Covid-19 – Minimum Wage Increase Implications

Wednesday 1 April 2020

Today’s Update is focused on Minimum Wage obligations (with three additional items of ways of coping with the shutdown)

It is really important that you get the increase in minimum wage processed properly – and this applies just as much to those of you closed down as it does for those still operating. See attached for guidance. 


Further items and ideas for things to do while locked down:

Beccy has been doing some research into working from homehere are her 6 steps for “surviving working from home” … with kids  (This time the link should work!) 

The Employers Chamber of Commerce have an online support update at 10:30 tomorrow morning on Managing during these times of unprecedented change. It’s free to all.  Check it out: 

Workplace Wellbeing also have a range of resources available that may interest you.  Check them out on  And if you say you are a client of mine you can get a 15% discount!  Thanks Jo.

1.       Non-essential Businesses

a.       Staff at home and not working

                                                                           i.      If you are paying just the subsidy and they get the full subsidy – no change

                                                                         ii.      If you are paying them 100% of their normal pay because that is less than the subsidy, with effect from today you must recheck their 100% normal pay with a minimum pay rate of $18.90 per hour (unless they are on the training or starting wage of $15.12)

                                                                       iii.      If you are topping up, check exactly what you are committed to – if you have agreed to top up to 80% of their normal pay, then for those previously paid lower than the new minimum wage you will need to increase your pay so that it is in line with the increased wage.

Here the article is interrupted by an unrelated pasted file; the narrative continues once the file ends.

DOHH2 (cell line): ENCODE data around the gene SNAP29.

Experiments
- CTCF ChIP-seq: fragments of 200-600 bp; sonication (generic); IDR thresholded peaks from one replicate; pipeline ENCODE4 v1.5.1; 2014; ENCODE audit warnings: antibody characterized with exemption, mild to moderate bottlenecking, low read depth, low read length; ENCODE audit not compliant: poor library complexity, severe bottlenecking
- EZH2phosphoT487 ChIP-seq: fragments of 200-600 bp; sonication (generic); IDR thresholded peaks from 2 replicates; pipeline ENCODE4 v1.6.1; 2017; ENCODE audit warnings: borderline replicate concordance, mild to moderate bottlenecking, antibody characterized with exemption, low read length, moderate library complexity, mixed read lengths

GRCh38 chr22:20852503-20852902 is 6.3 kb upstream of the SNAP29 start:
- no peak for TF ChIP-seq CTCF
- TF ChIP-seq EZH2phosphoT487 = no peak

iv.      If you are topping up using annual leave then the value of these leave days may increase, in that their new ordinary pay may now be higher than their average pay.  Sick leave taken by anyone on minimum wage will definitely increase to the new rate.

b.      Staff at home and working

                                                                           i.      If any of your staff are working from home and will be entitled to an increase in hourly rate, then you will need to recalculate the value of the hours they actually work and be sure that the total amount you are paying is no less than their wages for the hours they work. Otherwise follow the same guidelines as for “not working” (above)


Need help managing staff?

Mike has a wealth of experience advising on every aspect of the employer-employee relationship. I can give you per-phone guidance or work along side you to make things happen.

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